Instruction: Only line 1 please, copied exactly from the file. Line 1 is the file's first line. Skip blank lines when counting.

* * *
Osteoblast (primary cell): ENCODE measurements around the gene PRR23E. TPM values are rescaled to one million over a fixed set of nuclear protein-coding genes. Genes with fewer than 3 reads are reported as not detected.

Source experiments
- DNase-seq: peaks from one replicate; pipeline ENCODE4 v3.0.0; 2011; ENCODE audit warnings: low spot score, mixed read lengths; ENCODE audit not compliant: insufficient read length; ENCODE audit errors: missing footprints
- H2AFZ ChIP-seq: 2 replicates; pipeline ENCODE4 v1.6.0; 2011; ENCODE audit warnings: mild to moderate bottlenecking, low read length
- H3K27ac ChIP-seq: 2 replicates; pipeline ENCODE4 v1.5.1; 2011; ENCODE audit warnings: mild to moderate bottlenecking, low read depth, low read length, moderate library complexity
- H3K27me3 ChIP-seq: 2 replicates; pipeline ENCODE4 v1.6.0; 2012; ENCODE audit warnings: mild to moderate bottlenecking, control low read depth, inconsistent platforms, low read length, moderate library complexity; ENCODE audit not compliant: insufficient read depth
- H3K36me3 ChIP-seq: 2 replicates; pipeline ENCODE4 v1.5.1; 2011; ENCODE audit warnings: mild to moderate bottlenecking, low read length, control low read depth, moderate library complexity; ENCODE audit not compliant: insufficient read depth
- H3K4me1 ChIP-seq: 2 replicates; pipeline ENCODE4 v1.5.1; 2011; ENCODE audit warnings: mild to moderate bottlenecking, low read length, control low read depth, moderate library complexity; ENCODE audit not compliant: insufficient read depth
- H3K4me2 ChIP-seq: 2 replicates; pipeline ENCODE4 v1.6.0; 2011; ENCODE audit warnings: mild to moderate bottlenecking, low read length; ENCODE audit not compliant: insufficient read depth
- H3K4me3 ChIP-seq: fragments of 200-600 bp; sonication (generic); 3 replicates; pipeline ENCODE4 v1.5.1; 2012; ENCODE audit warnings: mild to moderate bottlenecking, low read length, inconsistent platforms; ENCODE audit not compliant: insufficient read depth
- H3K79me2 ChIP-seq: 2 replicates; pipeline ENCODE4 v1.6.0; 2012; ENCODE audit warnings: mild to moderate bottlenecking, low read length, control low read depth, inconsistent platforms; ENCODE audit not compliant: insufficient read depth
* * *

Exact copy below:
Osteoblast (primary cell): ENCODE measurements around the gene PRR23E. TPM values are rescaled to one million over a fixed set of nuclear protein-coding genes. Genes with fewer than 3 reads are reported as not detected.